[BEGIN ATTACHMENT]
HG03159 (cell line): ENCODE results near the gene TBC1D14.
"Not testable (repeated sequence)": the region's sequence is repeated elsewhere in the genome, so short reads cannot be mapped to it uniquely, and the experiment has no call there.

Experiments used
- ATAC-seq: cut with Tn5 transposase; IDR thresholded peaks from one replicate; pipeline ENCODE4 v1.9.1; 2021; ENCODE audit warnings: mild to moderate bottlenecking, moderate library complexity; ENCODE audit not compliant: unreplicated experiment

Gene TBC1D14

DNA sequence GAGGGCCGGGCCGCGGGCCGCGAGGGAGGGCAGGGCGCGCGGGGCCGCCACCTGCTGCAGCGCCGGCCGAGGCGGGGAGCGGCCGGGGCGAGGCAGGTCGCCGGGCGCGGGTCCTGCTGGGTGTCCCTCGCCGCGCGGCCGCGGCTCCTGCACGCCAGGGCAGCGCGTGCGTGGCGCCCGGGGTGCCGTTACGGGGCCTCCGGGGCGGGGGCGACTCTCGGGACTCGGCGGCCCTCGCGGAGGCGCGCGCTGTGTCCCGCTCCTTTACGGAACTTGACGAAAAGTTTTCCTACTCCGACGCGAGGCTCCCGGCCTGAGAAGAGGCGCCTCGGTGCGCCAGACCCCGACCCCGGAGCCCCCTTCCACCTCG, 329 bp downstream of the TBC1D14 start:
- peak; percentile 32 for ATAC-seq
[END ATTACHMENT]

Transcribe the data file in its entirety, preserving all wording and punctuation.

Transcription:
HG03159 (cell line): ENCODE results near the gene TBC1D14.
"Not testable (repeated sequence)": the region's sequence is repeated elsewhere in the genome, so short reads cannot be mapped to it uniquely, and the experiment has no call there.

Experiments used
- ATAC-seq: cut with Tn5 transposase; IDR thresholded peaks from one replicate; pipeline ENCODE4 v1.9.1; 2021; ENCODE audit warnings: mild to moderate bottlenecking, moderate library complexity; ENCODE audit not compliant: unreplicated experiment

Gene TBC1D14

DNA sequence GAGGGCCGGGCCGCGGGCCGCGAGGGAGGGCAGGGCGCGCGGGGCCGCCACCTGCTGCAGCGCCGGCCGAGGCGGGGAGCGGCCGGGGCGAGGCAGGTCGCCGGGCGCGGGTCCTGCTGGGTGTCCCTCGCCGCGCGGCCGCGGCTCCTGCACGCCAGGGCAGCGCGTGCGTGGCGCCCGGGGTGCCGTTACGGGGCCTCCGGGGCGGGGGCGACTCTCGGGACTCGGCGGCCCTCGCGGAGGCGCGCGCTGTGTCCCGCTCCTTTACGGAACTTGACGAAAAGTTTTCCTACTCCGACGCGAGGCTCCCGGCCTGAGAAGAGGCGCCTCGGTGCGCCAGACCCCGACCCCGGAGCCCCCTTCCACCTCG, 329 bp downstream of the TBC1D14 start:
- peak; percentile 32 for ATAC-seq